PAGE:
American Flight Diverted Tuesday Night When A Winglet Fell Off The Plane At 36,000 Feet

American Airlines flight 3729 from Charleston to Dallas – Fort Worth, an Embraer E-17t operated by wholly-owned regional carrier Envoy Air, diverted to Birmingham, Alabama on Tuesday evening after reportedly losing “all or part” of a winglet in turbulence.

The occurrence aircraft, registration N233NN, landed smoothly and was met by emergency vehicles. Other reports confirm that passengers reportedly remained calm throughout the diversion and landing.

A ‘PIREP’ is a pilot report of the flight or ground conditions that their aircraft experiences. Here we see an urgent one at 36,000 feet “lost part of wing.”

Planes can fly without winglets. Those are the vertical pieces at the end of a wing that reduce drag in order to save fuel. While outside my area, there’s this take. It seems to me to underplay the risks that some other damage might have occurred as the winglet came off.

Though this aircraft turned out not to be in any actual danger, that wasn’t certain when the incident first occurred. There’s also no reports that I’ve seen yet on where the winglet landed. Hopefully someone just has a souvenir.

About Gary Leff

Gary Leff is one of the foremost experts in the field of miles, points, and frequent business travel - a topic he has covered since 2002. Co-founder of frequent flyer community, emcee of the Freddie Awards, and named one of the "World's Top Travel Experts" by Conde' Nast Traveler (2010-Present) Gary has been a guest on most major news media, profiled in several top print publications, and published broadly on the topic of consumer loyalty. More About Gary »

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  1. The fact that the winglet is missing isn’t as concerning as what had to occur to make that happen… Hopefully they actually do a thorough inspection for severe/extreme turbulence and make sure there’s no hidden airframe damage.

  2. Since American Airlines should not fly an ERJ175 with a missing position light in the winglet after civil twilight, an ERJ175 missing a winglet is “something special in the air.”

  3. Brazilian made airplane

    A third world country that can’t feed it’s own people shouldn’t be building airplanes.

  4. Alan – that’s just rude and mean, people lives mean more than comments of the uneducated (aka: that’s you).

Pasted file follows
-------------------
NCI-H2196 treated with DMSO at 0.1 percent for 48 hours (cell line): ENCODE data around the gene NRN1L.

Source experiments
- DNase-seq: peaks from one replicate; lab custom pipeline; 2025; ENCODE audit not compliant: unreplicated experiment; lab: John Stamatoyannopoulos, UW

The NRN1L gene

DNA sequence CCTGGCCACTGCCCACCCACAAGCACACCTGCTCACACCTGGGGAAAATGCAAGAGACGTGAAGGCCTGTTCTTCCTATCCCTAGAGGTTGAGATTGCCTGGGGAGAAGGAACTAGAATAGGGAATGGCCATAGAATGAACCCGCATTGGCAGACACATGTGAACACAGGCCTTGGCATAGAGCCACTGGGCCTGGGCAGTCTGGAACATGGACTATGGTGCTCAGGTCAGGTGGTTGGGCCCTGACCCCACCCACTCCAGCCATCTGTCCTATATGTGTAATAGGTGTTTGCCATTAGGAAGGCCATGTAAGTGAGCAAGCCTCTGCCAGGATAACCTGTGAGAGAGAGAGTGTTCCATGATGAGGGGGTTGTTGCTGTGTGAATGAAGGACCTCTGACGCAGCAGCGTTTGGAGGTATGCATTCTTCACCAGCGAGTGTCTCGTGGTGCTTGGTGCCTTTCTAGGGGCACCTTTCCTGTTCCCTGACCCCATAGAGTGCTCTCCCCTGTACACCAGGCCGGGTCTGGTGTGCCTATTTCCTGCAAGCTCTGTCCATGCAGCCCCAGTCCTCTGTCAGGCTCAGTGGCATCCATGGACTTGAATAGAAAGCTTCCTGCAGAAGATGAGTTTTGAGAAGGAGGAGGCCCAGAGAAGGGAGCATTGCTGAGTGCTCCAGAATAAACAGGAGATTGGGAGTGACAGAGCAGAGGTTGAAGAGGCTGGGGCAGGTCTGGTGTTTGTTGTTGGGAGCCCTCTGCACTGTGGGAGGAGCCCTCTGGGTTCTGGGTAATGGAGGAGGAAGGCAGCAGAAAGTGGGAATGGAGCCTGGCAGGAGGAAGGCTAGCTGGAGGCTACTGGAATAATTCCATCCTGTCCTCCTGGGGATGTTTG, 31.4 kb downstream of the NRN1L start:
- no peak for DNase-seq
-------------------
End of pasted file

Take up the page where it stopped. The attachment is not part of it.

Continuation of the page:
Ken – I would re-read, I think they stated it COULD fly without one of these lights for that model, not that it did for this particular plan, just after the fact.

    Skilled pilots and training and a solid airframe. Glad everyone is safe.

  5. You don’t need winglets to fly ! My more concern would be people on the ground !

  6. Oh look… Another half reported story by Gary…. maybe do some research and find out that while loosing a piece of your wing is OBVIOUSLY bad. no question, the planes can fly without them. Infact, Alaska has one of their 737’s operating without them. GASP.

    Let’s go run a news story folks….

  7. It’s a much bigger deal for anyone on the ground under the winglet than it is for the passengers in the airplane…

  8. This story reads as another excuse to liquidate American. If this had been a Delta Connection flight, I seriously doubt you would have mentioned it. I hope no one on the ground got hurt and the only results from the incident will be delayed passengers, an aircraft in need of a new winglet, and a souvenir.

  9. Quick question- if the turbulence was severe and reported as such , doesn’t the plane have to undergo a special inspection? I was once an outbound passenger on a flight that was delayed 3 hours to complete a check due to severe turbulence encountered by the inbound .

    I wonder if AA/Envoy have mechanics at BHM. The plane arrived BHM at 18:50 and left at 22:06.

  10. @Nyb As a former American Eagle pilot, trust me when I say passengers DO NOT care. They bought a ticket for an AA flight and everything that happens directly represents AA. Whether they’re right or wrong, that’s just how it is. This is AA’s problem through and through. (They also own Envoy so there’s that, too.)

  11. “Evening civil twilight ” is part of the definition of “night.” An aircraft must have lighted position lights from ” sunset to sunrise.” That’s not the same thing.

    A pilot isn’t required to land immediately because a position light goes out in flight.

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